July 11, 2011
The logic of science-3: The demise of infallibility
(For previous posts in this series, see here.)
The idea of scientific infallibility, that the knowledge generated by science should be true and unchanging, suffered a series of blows in the late 19th and early 20th centuries that saw the repeated overthrow of seemingly well-established scientific theories with new ones. Even the venerable Newtonian mechanics, long thought to be unchallengeable, was a casualty of this progress. Aristotle's idea that scientific truths were infallible, universal, and timeless, fell by the wayside, to be replaced with the idea that they were provisional truths, the best we had at the current time, and assumed to be true only until something better came along.
But despite that reduction in status, it is important to realize that for the practicing scientist, the question of 'truth' remains paramount. But what the word 'true' means depends on the context.
One form that this commitment to truth takes is that it requires scientists to be truthful when reporting the results of their work, because others depend upon it. The whole structure of scientific knowledge is created cumulatively, each person building on the work of others, and this requires trust in the work of other people because it is not always feasible to independently verify every claim of other scientists. Because scientific knowledge is so interdependent, falsehoods in one area can do serious damage to that structure.
This does not mean that scientists are more truthful as persons. But it does mean that being dishonest is not a good career strategy because you will likely be found out, especially if your work has important consequences. Scientists are not usually suspicious of the work of other scientists and do not reflexively check their work. But the interdependence of knowledge means that a falsehood or error in one area will eventually be detected because people will try to use that knowledge in new areas and will encounter inexplicable results. When the sources of the error are investigated, it will eventually be traced back to the original perpetrator. This is almost always how scientific errors and frauds are discovered.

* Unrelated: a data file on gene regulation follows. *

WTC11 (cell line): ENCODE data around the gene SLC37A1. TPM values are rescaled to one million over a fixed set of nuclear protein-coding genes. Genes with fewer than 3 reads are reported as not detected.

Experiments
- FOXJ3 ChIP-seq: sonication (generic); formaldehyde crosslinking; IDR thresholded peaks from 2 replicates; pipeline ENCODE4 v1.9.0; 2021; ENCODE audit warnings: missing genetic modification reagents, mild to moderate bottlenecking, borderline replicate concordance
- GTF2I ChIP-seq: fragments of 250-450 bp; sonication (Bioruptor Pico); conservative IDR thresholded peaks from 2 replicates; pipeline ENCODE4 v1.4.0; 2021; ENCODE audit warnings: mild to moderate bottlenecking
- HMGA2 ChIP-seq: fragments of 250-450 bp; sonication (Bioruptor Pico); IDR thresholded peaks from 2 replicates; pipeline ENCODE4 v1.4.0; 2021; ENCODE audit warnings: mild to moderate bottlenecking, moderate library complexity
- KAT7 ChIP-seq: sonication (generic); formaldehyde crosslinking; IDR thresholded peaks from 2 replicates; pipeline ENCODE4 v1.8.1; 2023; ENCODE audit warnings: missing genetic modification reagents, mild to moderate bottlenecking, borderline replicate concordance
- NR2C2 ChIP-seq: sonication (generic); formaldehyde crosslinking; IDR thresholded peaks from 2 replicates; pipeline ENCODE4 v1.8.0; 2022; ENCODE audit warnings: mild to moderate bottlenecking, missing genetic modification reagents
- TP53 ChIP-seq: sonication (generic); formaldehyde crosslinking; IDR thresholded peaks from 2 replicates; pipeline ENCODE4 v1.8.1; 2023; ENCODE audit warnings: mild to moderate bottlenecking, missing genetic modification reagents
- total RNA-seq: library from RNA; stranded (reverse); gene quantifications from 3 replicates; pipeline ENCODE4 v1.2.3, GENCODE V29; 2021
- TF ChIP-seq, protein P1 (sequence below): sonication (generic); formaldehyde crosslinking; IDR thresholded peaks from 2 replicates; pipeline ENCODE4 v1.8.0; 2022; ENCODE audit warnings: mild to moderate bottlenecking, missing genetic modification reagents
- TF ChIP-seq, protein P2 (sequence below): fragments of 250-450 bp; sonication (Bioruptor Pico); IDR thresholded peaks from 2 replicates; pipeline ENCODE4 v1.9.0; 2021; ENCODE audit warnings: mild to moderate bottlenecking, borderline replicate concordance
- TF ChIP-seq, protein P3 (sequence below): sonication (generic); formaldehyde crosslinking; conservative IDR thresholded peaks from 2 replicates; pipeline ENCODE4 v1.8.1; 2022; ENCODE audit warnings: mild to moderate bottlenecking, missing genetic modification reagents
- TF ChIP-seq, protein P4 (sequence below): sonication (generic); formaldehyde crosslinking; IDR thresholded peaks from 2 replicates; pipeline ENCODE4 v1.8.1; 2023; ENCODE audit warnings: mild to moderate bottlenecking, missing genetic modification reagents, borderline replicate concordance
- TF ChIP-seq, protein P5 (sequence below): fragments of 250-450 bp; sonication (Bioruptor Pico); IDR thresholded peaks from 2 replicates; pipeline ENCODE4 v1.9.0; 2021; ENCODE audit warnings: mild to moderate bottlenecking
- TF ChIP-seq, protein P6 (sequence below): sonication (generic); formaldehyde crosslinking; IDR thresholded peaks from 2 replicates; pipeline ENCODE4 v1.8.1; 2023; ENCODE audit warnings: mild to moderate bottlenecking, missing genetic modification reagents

As a minor example, in my own research experience I once uncovered an error published by others years before because I could not agreement with data when I used their results. Similarly a published error of my own was discovered by others after a lapse of time, for the same reason. It is because of this kind interdependence that science is largely, but not invariably, self-correcting. This is also why in academia, where the search for true knowledge is the prime mission, people who knowingly publish or otherwise propagate falsehoods or commit many errors, suffer serious harm to their reputations and are either marginalized or drummed out of the profession. Some recent spectacular cases of deliberate fraud are those of Jan Hendrik Schon and Woo Suk Hwang . So in the search for knowledge, accurately reporting honestly obtained data and making true statements about one's work is a prime requirement.
But there is another, more philosophically elusive, search for truth that is also important, and that is determining the truth of scientific theories. It matters greatly whether the theory of special relativity is true or not or whether some chemical is a carcinogen or not. To get those things wrong can have serious consequences extending far beyond any individual scientist. But it is important to realize that in such cases, truth is always a provisional inference made on the basis of evidence, similar to the verdict arrived at in a legal case. And just as a legal judgment can be overturned on the basis of new evidence, so can such scientific truths be overturned, thus eliminating the idea of infallibility.
So how does one arrive at provisional truths in science? In establishing the truth of a scientific proposition, scientists use reasoning and logical arguments that are closely similar to, but not identical with, mathematical and legal reasoning. Being aware of the similarities and distinctions is important to avoid claiming scientific justification for claims that are not valid, as often happens when religious people try to co-opt science in support of their beliefs in god and the afterlife.
The first issue that I would like to discuss is the relationship between truth and proof, because in everyday language truth and proof are considered to be almost synonymous. The idea of 'proof' plays an important role in establishing truth because most of us associate the word proof as being conclusive, and it is always more authoritative if we are able to say that we have proven something to be true or false.
The gold standard of proof comes from mathematics and much of our intuitive notions of proof come from that field so it is worthwhile to see how proof works there, what its limitations are when applied even within mathematics, and what further limitations arise when we attempt to transfer those ideas into science.
Next: Truth and proof in mathematics